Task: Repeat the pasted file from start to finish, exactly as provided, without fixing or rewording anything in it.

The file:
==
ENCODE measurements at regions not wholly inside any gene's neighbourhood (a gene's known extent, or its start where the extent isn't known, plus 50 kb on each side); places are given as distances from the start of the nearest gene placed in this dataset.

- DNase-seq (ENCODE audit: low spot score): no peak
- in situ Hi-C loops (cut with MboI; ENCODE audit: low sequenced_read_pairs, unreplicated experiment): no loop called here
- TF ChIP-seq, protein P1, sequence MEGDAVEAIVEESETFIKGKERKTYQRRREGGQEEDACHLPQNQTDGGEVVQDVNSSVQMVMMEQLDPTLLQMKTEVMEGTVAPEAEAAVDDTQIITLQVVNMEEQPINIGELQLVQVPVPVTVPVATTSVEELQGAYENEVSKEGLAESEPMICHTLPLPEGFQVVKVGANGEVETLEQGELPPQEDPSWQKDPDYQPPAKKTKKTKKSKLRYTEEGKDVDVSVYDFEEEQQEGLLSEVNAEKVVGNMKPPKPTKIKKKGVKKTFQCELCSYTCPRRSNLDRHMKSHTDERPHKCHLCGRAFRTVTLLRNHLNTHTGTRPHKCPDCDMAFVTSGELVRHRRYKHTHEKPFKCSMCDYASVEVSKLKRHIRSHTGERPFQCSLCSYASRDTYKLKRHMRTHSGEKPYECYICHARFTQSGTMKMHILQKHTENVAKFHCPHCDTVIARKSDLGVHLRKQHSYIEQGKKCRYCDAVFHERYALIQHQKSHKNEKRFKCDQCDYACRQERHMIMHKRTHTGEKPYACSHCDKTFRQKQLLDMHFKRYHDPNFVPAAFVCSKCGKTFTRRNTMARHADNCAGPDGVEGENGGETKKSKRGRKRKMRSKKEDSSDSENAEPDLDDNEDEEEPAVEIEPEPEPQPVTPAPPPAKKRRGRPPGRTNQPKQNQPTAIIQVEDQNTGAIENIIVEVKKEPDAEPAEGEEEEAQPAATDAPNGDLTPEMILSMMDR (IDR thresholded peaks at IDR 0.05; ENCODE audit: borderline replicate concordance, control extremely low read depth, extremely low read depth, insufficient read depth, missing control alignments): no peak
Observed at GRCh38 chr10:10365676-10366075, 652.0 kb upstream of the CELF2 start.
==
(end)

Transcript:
ENCODE measurements at regions not wholly inside any gene's neighbourhood (a gene's known extent, or its start where the extent isn't known, plus 50 kb on each side); places are given as distances from the start of the nearest gene placed in this dataset.

- DNase-seq (ENCODE audit: low spot score): no peak
- in situ Hi-C loops (cut with MboI; ENCODE audit: low sequenced_read_pairs, unreplicated experiment): no loop called here
- TF ChIP-seq, protein P1, sequence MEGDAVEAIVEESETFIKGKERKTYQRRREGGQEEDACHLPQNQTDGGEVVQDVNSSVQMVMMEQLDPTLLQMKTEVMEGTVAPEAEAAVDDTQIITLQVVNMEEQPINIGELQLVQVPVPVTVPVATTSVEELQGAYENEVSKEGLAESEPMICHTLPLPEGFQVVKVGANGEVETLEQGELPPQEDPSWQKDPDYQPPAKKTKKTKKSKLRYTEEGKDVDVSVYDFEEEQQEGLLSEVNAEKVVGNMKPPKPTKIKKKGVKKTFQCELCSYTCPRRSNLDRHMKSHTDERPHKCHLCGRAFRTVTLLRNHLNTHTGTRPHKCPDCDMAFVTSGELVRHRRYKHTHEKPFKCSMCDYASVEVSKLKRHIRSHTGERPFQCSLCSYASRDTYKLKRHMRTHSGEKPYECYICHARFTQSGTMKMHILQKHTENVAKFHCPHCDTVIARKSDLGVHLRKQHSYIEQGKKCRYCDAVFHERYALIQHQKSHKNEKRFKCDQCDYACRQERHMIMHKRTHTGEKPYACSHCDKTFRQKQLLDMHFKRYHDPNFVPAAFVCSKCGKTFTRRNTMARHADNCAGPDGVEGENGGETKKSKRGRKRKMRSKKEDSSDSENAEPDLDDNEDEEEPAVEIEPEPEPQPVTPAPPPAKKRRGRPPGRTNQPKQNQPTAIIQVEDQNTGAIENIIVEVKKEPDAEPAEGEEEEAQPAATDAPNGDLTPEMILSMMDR (IDR thresholded peaks at IDR 0.05; ENCODE audit: borderline replicate concordance, control extremely low read depth, extremely low read depth, insufficient read depth, missing control alignments): no peak
Observed at GRCh38 chr10:10365676-10366075, 652.0 kb upstream of the CELF2 start.